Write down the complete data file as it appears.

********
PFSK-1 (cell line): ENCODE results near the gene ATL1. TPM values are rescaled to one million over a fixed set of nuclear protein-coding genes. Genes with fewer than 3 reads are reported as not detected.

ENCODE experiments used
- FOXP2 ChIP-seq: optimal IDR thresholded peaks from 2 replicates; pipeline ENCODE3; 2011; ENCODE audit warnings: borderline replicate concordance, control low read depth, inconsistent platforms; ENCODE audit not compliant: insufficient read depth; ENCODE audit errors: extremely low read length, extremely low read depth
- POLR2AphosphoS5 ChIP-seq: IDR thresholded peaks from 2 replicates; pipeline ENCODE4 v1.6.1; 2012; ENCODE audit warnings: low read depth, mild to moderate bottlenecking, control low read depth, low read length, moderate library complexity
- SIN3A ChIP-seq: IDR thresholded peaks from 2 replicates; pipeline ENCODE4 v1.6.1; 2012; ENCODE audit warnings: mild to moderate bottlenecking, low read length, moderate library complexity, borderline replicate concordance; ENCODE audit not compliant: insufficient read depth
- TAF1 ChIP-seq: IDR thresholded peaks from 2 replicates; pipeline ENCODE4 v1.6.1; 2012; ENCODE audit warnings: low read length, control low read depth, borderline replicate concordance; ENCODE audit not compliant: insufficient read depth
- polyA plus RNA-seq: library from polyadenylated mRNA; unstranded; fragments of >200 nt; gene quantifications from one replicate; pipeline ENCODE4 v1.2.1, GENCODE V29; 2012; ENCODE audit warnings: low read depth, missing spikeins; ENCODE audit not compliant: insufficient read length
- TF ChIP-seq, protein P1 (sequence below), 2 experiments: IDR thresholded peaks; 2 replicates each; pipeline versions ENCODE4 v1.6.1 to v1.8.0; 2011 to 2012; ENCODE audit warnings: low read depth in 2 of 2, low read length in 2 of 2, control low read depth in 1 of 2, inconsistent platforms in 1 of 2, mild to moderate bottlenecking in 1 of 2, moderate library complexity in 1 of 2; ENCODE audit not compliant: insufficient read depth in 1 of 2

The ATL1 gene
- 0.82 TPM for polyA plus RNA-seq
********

PFSK-1 (cell line): ENCODE results near the gene ATL1. TPM values are rescaled to one million over a fixed set of nuclear protein-coding genes. Genes with fewer than 3 reads are reported as not detected.

ENCODE experiments used
- FOXP2 ChIP-seq: optimal IDR thresholded peaks from 2 replicates; pipeline ENCODE3; 2011; ENCODE audit warnings: borderline replicate concordance, control low read depth, inconsistent platforms; ENCODE audit not compliant: insufficient read depth; ENCODE audit errors: extremely low read length, extremely low read depth
- POLR2AphosphoS5 ChIP-seq: IDR thresholded peaks from 2 replicates; pipeline ENCODE4 v1.6.1; 2012; ENCODE audit warnings: low read depth, mild to moderate bottlenecking, control low read depth, low read length, moderate library complexity
- SIN3A ChIP-seq: IDR thresholded peaks from 2 replicates; pipeline ENCODE4 v1.6.1; 2012; ENCODE audit warnings: mild to moderate bottlenecking, low read length, moderate library complexity, borderline replicate concordance; ENCODE audit not compliant: insufficient read depth
- TAF1 ChIP-seq: IDR thresholded peaks from 2 replicates; pipeline ENCODE4 v1.6.1; 2012; ENCODE audit warnings: low read length, control low read depth, borderline replicate concordance; ENCODE audit not compliant: insufficient read depth
- polyA plus RNA-seq: library from polyadenylated mRNA; unstranded; fragments of >200 nt; gene quantifications from one replicate; pipeline ENCODE4 v1.2.1, GENCODE V29; 2012; ENCODE audit warnings: low read depth, missing spikeins; ENCODE audit not compliant: insufficient read length
- TF ChIP-seq, protein P1 (sequence below), 2 experiments: IDR thresholded peaks; 2 replicates each; pipeline versions ENCODE4 v1.6.1 to v1.8.0; 2011 to 2012; ENCODE audit warnings: low read depth in 2 of 2, low read length in 2 of 2, control low read depth in 1 of 2, inconsistent platforms in 1 of 2, mild to moderate bottlenecking in 1 of 2, moderate library complexity in 1 of 2; ENCODE audit not compliant: insufficient read depth in 1 of 2

The ATL1 gene
- 0.82 TPM for polyA plus RNA-seq